Durham City’s economy could miss out on significant investment and job numbers unless it creates new office in the next 12 to 18 months, a leading property firm claims.
Newcastle-based real estate firm Cushman & Wakefield says in the first half of the year it firms were on the hunt for 730,000 sq ft of office space across the North East, which could have considered Durham, with an average enquiry size of 40,000 sq ft. That equates to around 6,700 jobs, a large chunk of which could be attracted to Durham.
The office space enquiries – which came from both the public and private sector – also doubled within six months, and in the second half of 2017 enquiries tallied up to 330,000 sq ft with occupiers seeking an average of 20,000 sq ft.
The organisations seeking space needed between 20,000sqft and 120,000 sq ft – but Durham City had to be discounted as it has no office space available to meet those requirements.
Newcastle, Middlesbrough and Darlington, meanwhile, have all increased commercial property development in recent years.
Greg Davison, partner at Cushman & Wakefield, said: “Durham’s global reputation as a City of significant heritage and home to one of the UK’s most highly-regarded universities, is undoubted and yet, commercially at least, it has not had the infrastructure to build on that reputation.
“There have been a number of examples recently where occupiers have set out to seek office premises across the UK, but they will only focus on those cities that can demonstrate an available pipeline of suitable stock.
“In most cases, they are looking on a 12-month time horizon. We have one live example at present, where the decision to locate in the region will, to a degree, be dependent on the availability of office space.
“Put simply, Durham cannot compete to attract businesses such as this to the city on the timescale they require. Given that office development tends to take 18 to 24 months to deliver, without speculative development of appropriate scale, any city without an established pipeline is going to be at a disadvantage from the word go.”
Several schemes are progressing – including the proposed development of Aykley Heads and neighbouring sites, The Fram Well adjacent to the railway station, and Milburngate on the banks of the River Wear – showing Durham developers are looking to address the scarcity of grade A space.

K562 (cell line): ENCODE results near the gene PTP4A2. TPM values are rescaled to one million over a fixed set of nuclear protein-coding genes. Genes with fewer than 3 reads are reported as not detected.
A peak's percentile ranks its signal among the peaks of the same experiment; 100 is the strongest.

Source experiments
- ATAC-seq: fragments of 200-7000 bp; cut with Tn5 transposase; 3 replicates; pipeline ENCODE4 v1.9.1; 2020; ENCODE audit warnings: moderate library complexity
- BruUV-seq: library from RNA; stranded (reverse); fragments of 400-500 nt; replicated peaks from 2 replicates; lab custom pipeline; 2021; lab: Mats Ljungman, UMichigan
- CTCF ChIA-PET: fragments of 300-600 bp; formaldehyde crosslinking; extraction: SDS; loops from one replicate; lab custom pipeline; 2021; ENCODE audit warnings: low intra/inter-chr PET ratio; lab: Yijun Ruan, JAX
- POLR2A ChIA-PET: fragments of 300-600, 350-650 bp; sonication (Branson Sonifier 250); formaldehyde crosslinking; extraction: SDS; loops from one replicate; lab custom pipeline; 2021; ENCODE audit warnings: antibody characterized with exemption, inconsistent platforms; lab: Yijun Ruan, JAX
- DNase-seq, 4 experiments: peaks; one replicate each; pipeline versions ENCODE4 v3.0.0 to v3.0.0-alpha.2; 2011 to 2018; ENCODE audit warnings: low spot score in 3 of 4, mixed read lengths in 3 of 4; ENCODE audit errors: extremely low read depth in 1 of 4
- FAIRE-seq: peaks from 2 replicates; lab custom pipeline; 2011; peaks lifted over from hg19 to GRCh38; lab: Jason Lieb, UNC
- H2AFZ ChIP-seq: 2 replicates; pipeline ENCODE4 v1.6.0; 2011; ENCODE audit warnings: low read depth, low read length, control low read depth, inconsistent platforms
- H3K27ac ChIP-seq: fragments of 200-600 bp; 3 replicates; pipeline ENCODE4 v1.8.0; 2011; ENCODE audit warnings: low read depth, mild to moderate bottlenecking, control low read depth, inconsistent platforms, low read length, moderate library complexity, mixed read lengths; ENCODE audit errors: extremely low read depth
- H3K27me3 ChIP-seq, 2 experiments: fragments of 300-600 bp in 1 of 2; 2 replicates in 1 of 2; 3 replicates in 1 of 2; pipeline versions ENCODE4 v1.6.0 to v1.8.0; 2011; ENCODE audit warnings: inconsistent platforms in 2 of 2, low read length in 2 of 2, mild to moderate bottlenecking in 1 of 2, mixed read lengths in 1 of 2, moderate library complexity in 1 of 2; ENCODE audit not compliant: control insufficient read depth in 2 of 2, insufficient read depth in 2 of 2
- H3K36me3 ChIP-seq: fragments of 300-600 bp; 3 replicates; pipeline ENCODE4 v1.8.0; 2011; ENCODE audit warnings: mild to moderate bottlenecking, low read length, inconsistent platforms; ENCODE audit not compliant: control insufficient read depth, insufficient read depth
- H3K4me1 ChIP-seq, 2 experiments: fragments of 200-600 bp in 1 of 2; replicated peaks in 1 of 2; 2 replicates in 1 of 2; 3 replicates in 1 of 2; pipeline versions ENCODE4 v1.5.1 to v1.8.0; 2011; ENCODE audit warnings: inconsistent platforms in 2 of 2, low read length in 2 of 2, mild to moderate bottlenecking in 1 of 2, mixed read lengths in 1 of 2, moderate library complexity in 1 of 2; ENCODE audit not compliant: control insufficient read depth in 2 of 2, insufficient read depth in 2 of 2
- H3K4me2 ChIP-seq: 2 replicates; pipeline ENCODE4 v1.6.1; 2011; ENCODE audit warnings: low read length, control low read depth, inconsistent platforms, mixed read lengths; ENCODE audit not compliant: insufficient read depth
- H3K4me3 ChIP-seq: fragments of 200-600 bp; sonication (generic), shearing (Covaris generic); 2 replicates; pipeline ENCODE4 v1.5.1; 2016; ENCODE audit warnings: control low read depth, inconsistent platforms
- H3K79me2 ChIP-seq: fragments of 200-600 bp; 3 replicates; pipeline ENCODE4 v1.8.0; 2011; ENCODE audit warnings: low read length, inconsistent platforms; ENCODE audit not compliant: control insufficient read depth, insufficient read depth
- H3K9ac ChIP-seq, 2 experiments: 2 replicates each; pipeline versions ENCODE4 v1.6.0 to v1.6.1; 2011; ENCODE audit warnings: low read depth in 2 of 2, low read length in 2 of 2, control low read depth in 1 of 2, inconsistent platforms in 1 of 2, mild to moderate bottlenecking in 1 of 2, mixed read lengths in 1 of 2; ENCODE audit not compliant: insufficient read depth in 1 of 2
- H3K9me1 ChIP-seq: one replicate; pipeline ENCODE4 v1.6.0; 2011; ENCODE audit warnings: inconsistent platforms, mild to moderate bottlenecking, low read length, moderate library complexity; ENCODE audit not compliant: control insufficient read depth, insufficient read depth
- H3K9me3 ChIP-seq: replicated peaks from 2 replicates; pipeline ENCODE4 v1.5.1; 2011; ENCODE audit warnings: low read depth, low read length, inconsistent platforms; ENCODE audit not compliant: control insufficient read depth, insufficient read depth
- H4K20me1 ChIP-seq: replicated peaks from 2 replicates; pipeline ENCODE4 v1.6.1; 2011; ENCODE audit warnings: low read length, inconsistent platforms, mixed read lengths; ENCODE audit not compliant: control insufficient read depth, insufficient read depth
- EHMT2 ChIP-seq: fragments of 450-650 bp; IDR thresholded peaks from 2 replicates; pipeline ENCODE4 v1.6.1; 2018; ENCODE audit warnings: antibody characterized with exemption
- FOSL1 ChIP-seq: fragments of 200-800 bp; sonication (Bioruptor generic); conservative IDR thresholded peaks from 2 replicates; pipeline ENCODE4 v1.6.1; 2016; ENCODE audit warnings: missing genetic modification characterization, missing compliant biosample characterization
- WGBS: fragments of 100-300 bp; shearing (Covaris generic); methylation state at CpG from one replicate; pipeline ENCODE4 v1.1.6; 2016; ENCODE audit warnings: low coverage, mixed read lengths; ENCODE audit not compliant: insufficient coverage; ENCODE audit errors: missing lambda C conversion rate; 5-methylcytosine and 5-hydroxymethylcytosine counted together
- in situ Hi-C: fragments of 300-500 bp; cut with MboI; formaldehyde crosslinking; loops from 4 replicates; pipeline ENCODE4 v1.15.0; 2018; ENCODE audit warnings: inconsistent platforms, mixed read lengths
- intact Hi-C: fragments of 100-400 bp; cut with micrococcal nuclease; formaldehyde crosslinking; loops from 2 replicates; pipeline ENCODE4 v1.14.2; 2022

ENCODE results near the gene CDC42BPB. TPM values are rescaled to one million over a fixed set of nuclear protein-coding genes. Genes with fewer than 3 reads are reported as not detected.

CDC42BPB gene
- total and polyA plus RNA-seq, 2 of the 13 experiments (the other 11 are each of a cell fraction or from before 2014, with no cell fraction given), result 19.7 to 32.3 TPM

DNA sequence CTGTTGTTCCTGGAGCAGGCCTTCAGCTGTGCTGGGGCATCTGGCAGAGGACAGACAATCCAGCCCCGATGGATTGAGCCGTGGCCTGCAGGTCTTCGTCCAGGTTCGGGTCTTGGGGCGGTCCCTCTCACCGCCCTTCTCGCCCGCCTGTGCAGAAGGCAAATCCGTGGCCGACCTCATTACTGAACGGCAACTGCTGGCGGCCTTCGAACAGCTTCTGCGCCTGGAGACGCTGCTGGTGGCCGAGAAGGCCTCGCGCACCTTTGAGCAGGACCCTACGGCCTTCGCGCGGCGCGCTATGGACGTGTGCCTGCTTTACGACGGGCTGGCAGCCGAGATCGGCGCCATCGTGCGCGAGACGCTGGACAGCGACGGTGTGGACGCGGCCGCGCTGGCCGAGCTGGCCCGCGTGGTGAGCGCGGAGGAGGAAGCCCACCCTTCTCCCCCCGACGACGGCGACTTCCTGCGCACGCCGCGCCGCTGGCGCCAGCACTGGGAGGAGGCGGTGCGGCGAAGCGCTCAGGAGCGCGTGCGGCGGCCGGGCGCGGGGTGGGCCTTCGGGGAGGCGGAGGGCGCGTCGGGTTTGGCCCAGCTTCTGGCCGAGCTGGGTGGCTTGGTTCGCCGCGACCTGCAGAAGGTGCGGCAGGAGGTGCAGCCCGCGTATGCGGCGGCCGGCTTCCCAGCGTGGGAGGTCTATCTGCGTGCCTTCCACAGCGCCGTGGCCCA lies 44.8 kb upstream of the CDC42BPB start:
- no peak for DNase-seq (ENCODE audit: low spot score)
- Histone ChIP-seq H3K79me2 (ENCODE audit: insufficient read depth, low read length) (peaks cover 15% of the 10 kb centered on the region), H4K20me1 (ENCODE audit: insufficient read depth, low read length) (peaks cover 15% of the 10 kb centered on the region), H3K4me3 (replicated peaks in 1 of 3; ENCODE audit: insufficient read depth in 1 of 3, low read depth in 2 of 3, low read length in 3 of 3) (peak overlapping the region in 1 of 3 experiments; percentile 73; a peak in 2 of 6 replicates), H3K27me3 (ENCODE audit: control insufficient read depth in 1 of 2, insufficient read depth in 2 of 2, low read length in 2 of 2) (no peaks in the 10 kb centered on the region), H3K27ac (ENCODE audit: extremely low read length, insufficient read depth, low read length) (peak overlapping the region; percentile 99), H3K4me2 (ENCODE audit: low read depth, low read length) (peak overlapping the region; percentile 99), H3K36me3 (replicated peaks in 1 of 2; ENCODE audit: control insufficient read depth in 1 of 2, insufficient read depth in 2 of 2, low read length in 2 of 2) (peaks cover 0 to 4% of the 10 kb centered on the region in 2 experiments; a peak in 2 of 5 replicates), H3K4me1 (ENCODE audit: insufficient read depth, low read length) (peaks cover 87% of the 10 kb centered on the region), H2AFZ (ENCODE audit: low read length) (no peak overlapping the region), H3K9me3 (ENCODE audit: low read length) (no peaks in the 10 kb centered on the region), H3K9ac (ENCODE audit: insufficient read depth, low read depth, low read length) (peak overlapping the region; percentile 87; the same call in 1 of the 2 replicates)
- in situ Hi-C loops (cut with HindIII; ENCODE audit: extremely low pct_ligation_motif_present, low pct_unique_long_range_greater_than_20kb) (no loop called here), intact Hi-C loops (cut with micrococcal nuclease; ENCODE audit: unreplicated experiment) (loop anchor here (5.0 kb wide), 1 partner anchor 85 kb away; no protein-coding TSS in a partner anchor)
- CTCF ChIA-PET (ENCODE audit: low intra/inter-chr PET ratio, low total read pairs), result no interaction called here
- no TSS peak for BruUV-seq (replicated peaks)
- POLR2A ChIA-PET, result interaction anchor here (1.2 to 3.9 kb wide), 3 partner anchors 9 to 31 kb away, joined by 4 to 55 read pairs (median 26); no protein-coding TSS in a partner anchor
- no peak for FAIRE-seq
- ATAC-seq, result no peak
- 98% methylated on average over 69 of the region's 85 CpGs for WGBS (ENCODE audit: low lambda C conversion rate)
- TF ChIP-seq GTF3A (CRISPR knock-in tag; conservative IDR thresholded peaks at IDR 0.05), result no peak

Aykley Heads is aiming to create provision for around 6,000 new jobs, but as it is still in the very early stages of planning and development it can’t meet the immediate requirements of potential occupiers looking to locate in Durham.
Milburngate has the potential to bridge the gap in the short term, with developers Arlington altering plans to create extra office space as part of the first phase of the £160m mixed-use development.
Subject to planning, these offices, as part of the first phase, will begin construction early next year for completion at the start of 2021.
The Riverside, meanwhile, has helped retain more than 1,000 jobs in the city at Freemans Reach, while the county council has also selected it as its preferred option for its new County Hall.
Mr Davison added: “Durham County Council’s ambitious plans for Aykley Heads will bring significant benefits, but the immediacy of the enquires requires a ready supply of office stock with a critical mass to meet occupier needs.
“To turn this situation around the city needs developments that can meet the shortfall. There are some positives on the near horizon with developments such as Milburngate, which is at the very core of the city and where occupiers want to be, helping Durham again compete on a national and global stage in attracting inward investment in the form of new businesses.”
Allan Cook, managing director at Arlington Real Estate, part of the JV developing Milburngate with the Richardson family, said: “As developers we know there is strong interest from the market for high quality offices in Durham City and as a result have evolved our plans for Milburngate accordingly.
“Attracting and retaining jobs is an essential part of building Durham City’s economic prospects and Milburngate will be a catalyst to attracting regional and national occupiers to the area.
“The city has fantastic potential to benefit from its strong global brand and reputation by delivering the right blend of offices, homes and leisure developments which, within a beautiful world heritage setting, positions it well against its peers not only in the North of England but also across the UK and Europe.”